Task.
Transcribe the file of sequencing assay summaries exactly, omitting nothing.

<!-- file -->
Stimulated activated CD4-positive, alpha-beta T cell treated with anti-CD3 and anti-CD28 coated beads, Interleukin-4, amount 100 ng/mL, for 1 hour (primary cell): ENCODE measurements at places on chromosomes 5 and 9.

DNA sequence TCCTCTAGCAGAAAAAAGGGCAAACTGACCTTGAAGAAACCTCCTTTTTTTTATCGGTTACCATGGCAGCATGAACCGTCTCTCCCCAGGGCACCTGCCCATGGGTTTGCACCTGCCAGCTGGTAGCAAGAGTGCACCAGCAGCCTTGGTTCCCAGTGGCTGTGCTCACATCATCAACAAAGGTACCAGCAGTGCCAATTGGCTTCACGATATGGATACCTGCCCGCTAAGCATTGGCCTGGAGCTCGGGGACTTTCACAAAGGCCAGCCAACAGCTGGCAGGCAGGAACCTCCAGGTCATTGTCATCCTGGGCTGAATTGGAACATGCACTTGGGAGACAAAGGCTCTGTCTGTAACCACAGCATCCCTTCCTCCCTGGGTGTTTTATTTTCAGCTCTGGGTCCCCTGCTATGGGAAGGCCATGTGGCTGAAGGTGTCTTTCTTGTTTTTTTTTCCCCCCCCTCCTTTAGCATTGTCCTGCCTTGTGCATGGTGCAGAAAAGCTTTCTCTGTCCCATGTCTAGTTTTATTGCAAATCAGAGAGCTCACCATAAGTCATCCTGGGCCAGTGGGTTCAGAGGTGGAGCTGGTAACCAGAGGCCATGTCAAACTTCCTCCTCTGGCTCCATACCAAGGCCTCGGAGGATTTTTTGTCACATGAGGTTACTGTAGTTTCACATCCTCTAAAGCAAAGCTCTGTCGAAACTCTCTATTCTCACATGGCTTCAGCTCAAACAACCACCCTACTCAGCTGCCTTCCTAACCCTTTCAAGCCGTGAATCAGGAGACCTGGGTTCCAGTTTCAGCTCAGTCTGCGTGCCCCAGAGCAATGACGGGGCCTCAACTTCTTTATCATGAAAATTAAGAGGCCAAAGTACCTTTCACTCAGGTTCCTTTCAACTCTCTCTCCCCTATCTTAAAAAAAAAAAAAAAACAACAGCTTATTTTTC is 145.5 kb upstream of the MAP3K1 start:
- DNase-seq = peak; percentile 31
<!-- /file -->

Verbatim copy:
Stimulated activated CD4-positive, alpha-beta T cell treated with anti-CD3 and anti-CD28 coated beads, Interleukin-4, amount 100 ng/mL, for 1 hour (primary cell): ENCODE measurements at places on chromosomes 5 and 9.

DNA sequence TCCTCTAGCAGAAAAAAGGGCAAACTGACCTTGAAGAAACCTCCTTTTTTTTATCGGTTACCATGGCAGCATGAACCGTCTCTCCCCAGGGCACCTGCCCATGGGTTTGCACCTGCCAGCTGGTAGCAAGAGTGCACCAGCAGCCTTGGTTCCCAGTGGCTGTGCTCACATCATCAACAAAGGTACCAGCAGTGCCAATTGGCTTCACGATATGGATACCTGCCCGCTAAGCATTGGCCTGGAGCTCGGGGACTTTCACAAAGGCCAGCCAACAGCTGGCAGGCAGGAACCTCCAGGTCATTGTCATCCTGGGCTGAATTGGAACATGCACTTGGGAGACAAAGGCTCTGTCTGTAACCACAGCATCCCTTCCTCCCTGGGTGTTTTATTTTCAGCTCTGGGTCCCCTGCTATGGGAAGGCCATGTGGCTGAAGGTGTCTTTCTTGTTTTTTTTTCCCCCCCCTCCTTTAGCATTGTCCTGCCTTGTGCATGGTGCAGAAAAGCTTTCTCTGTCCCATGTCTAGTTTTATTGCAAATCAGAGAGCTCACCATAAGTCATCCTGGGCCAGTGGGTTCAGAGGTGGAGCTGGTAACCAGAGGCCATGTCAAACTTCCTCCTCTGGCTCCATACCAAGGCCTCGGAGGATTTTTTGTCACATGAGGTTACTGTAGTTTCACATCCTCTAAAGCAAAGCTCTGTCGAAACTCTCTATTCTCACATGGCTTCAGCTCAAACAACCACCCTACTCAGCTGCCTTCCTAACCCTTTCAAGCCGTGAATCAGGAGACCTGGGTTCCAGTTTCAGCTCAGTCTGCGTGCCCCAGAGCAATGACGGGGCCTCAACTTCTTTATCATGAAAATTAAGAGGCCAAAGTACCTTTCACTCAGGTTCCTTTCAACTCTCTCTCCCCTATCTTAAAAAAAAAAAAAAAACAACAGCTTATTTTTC is 145.5 kb upstream of the MAP3K1 start:
- DNase-seq = peak; percentile 31